Cao Minghao & Chen Jianjun

Cao Minghao and Chen Jianjun currently work and live in Chengdu. Their art practices are research-based and process-led, highlighting the transactional collaboration between the artists and their partners in ecological and socio-cultural spheres. Dedicated to the dialogical relationship between the realities and the survival of myriad things, their practices grow from a space of entanglement in-between the material ecology of water and the current socio-environmental realities of mankind.

A bamboo hut on a roof of a building. In the background a residential area in a mountainous, green landscape.

Cao Minghao & Chen Jianjun, Water System Project, Wen Chuan, 2019, photo: Cao Minghao and Chen Jianjun

Their work concerns researching villages that have disappeared and allying workers, advancing new methods of communal practices, foregrounding traditional techniques in specific geographies, and constructing Water System Refuge (2019–2021) – an installation for the public space. Practicing multiple means of visual narratologies through sustainable art-making, they build up a momentum for alliance among all beings.

In 2010, Cao Minghao and Chen Jianjun jointly initiated with others the rural research and intervention art project Kunshan – Under Construction, which centered on the historical and current realities of rural societies in China. Following that, they worked with multiple environmental organizations and local groups to develop pedagogical as well as community building programs. These include, for example, collaborating on the project Gaze from the Top Floor (2014) with the Society of Migrant Workers in urban villages in Guangzhou. In 2015, they initiated the long-term art project Water System Project in Sichuan Province. The project is based on research, dialogues, and diverse collaborations reflecting on the historical changes and contemporary realities of the local water system.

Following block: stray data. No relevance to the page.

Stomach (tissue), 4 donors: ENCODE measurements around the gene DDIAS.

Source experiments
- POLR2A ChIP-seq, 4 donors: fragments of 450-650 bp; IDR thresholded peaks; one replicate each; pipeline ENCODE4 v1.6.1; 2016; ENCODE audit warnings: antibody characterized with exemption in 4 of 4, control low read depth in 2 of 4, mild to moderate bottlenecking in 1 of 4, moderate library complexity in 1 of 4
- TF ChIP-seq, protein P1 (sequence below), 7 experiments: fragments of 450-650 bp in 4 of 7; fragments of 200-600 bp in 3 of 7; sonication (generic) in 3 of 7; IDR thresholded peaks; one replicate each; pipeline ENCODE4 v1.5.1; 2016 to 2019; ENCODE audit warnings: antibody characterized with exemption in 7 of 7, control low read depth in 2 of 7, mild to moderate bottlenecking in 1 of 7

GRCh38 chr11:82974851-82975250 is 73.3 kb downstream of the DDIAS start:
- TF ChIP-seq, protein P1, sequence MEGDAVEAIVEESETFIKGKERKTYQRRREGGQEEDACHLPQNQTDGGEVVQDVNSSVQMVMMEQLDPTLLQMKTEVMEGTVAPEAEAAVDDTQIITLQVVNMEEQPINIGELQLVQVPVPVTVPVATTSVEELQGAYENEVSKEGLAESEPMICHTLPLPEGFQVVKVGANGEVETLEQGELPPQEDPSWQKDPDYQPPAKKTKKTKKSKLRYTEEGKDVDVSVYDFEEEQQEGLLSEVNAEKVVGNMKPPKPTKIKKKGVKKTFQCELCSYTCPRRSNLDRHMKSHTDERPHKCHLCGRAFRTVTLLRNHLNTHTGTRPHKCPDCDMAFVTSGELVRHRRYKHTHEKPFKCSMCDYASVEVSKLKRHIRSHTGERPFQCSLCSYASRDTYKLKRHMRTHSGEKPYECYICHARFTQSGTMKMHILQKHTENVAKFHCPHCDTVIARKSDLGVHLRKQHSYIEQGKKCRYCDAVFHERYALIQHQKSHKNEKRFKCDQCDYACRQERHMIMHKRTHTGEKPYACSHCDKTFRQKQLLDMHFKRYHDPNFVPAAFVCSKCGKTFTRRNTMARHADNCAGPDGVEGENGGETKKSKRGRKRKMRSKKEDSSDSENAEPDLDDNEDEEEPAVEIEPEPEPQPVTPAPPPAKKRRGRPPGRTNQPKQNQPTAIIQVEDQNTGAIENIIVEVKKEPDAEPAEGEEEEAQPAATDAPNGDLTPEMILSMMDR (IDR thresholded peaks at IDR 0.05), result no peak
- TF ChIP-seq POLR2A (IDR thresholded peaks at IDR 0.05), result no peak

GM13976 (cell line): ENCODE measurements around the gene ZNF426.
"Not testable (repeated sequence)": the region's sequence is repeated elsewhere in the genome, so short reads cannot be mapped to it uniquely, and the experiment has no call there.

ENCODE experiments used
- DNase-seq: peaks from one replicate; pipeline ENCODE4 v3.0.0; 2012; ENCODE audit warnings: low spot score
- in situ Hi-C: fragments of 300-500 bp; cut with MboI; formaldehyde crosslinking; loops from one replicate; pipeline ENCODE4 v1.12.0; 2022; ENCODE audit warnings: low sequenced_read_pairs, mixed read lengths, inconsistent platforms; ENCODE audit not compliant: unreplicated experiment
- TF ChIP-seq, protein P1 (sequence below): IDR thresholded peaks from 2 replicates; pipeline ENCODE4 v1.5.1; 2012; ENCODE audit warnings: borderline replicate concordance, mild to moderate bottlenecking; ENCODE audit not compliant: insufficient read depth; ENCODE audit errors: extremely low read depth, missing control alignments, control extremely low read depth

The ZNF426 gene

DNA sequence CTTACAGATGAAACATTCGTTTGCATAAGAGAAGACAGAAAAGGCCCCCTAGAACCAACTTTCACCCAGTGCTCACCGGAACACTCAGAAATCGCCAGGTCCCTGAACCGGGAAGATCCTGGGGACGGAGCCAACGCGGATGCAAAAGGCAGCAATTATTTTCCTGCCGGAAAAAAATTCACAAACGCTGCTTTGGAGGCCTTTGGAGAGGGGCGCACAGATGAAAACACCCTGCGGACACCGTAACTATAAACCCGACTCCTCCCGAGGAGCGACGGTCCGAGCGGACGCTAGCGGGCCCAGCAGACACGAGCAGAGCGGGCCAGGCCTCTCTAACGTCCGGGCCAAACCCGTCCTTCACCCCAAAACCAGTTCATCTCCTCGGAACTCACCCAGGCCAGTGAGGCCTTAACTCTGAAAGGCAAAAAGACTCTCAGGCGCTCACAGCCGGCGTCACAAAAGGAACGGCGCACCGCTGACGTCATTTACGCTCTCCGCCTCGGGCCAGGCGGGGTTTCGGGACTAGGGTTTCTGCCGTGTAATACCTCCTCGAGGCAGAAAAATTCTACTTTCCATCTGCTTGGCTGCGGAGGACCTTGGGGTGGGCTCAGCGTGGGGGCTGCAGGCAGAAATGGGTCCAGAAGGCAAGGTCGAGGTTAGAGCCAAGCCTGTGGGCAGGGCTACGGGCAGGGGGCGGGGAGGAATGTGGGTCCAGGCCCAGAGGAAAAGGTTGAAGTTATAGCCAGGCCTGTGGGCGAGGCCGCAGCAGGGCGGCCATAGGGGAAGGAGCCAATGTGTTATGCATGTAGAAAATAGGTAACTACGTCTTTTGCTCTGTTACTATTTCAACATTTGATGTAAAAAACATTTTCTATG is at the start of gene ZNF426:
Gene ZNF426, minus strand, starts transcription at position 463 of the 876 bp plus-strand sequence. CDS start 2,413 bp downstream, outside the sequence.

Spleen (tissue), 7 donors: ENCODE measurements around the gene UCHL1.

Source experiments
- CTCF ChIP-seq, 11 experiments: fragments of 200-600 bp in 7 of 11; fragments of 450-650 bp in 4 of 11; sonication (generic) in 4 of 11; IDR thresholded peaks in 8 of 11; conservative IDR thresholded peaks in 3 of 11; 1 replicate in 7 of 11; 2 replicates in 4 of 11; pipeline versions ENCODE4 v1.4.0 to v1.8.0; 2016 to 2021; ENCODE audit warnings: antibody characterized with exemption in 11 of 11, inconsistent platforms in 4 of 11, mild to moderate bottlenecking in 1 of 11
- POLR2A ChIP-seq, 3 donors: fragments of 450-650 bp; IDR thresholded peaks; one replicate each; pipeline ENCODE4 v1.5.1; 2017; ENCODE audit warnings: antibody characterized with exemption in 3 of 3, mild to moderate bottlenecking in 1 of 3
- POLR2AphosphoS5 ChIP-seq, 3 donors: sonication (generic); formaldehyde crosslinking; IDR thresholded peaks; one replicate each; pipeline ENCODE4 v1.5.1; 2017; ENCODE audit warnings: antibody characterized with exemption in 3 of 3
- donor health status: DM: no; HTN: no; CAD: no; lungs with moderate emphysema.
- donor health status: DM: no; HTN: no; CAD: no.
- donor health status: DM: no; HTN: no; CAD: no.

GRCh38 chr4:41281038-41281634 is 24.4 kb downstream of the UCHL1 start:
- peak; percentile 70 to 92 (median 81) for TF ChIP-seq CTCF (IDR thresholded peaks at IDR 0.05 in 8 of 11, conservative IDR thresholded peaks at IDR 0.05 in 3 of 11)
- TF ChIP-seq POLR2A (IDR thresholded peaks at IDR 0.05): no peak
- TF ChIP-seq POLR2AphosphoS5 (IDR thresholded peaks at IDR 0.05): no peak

Their contribution to documenta fifteen brings together many people—herders and pastoralists, Kassel’s diverse communities, scientists, geologists, anthropologists, lumbung members, lumbung artists, and visitors. The site for interactions is a black tent—woven in yak hair and mixed fabric—installed in the park outside the Orangerie. The tent takes the form of nomadic housing used by herder groups in a region stretching from the shores of the Atlantic Ocean to the eastern Tibetan Plateau. These groups use the tent not only for refuge, but as sites for governance and ritual.

Within this tent, viewers can see other components to the project: research from workshops, presentations, a new publication titled The Ecology of Sands and “Black Beach”, and the video Grass, Sand and Global Environmental Apparatus. While the tent will be partly biodegradable by the end of the exhibition, its yak hair does not“live and die” at documenta fifteen. Minghao and Jianjun have worked with the Grassland Ecological Planting Farmers’ Cooperative to facilitate production of yak hair slippers.

Previously, their projects have been shown in the 13th Shanghai Biennale (2020–21); Cosmopolis #2: Repenser l’humain, Centre Pompidou, Paris (2019); and at the screening session of the 11th Taipei Biennale (2018), among others. In 2020, they took part in the residency program at Cité internationale des arts, Paris.

Invited participants

Chi Xinan
FAN Xiao
Jianjun Chen
Kathryn Weir
Konchok Palsang
Laura Ning
Liu Man-kun

Minghao Cao
Tao Gu
Wan Li
Yang Linqing
Yin Chun
Mi You

Yu Jiahua
Yu Biao
Zhang Xuehua
Zhou Yufei
Zhou Lai
Zhu Dan

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Cao Minghao & Chen Jianjun

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